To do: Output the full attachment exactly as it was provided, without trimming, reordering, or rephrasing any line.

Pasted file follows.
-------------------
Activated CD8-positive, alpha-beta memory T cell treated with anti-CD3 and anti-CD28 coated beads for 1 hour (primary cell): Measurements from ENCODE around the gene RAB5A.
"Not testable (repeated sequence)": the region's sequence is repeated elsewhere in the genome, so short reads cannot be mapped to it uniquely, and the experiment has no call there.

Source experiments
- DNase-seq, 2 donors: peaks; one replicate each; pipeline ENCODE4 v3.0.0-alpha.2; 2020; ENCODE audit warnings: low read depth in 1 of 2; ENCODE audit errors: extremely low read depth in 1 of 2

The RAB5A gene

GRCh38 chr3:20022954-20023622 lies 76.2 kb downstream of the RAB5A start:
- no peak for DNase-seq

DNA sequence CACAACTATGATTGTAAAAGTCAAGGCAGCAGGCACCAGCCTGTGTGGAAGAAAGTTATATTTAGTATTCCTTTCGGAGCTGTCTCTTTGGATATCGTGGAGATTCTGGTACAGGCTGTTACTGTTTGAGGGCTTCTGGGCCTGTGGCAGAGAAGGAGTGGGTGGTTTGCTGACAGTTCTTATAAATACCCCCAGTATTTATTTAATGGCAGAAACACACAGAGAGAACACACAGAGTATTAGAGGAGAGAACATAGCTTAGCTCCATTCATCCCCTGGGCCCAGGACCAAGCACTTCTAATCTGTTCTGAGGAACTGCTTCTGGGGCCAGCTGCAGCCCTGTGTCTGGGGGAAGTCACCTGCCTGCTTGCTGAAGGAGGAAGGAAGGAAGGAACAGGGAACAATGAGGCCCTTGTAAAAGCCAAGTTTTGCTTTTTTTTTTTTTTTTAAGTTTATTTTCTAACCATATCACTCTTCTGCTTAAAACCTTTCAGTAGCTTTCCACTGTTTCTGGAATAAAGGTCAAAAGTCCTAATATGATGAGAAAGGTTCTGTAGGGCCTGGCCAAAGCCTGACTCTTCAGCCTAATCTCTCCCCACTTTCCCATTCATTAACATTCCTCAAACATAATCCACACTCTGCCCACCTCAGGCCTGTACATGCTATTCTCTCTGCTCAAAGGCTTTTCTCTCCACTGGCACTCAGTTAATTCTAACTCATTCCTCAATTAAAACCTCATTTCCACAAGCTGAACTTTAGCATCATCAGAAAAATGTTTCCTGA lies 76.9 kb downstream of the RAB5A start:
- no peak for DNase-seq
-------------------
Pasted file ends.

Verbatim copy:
Activated CD8-positive, alpha-beta memory T cell treated with anti-CD3 and anti-CD28 coated beads for 1 hour (primary cell): Measurements from ENCODE around the gene RAB5A.
"Not testable (repeated sequence)": the region's sequence is repeated elsewhere in the genome, so short reads cannot be mapped to it uniquely, and the experiment has no call there.

Source experiments
- DNase-seq, 2 donors: peaks; one replicate each; pipeline ENCODE4 v3.0.0-alpha.2; 2020; ENCODE audit warnings: low read depth in 1 of 2; ENCODE audit errors: extremely low read depth in 1 of 2

The RAB5A gene

GRCh38 chr3:20022954-20023622 lies 76.2 kb downstream of the RAB5A start:
- no peak for DNase-seq

DNA sequence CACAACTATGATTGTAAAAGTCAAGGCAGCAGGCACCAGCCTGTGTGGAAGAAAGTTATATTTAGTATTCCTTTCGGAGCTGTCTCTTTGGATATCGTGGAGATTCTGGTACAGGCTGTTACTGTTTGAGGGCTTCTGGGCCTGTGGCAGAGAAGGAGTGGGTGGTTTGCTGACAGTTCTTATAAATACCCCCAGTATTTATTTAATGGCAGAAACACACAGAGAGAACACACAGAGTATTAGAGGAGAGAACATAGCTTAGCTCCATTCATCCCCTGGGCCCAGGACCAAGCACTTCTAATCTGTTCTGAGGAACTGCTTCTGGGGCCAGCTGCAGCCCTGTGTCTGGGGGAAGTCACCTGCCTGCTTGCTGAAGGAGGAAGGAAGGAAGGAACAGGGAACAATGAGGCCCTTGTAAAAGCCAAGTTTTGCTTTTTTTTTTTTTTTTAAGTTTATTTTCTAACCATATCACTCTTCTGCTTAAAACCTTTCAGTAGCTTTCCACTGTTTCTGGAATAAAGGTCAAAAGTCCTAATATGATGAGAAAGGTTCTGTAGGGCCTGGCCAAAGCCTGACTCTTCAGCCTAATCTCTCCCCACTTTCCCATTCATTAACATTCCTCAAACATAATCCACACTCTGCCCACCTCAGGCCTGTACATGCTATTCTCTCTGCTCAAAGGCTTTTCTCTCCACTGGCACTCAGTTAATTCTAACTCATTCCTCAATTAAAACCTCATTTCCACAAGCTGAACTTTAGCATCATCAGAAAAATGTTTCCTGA lies 76.9 kb downstream of the RAB5A start:
- no peak for DNase-seq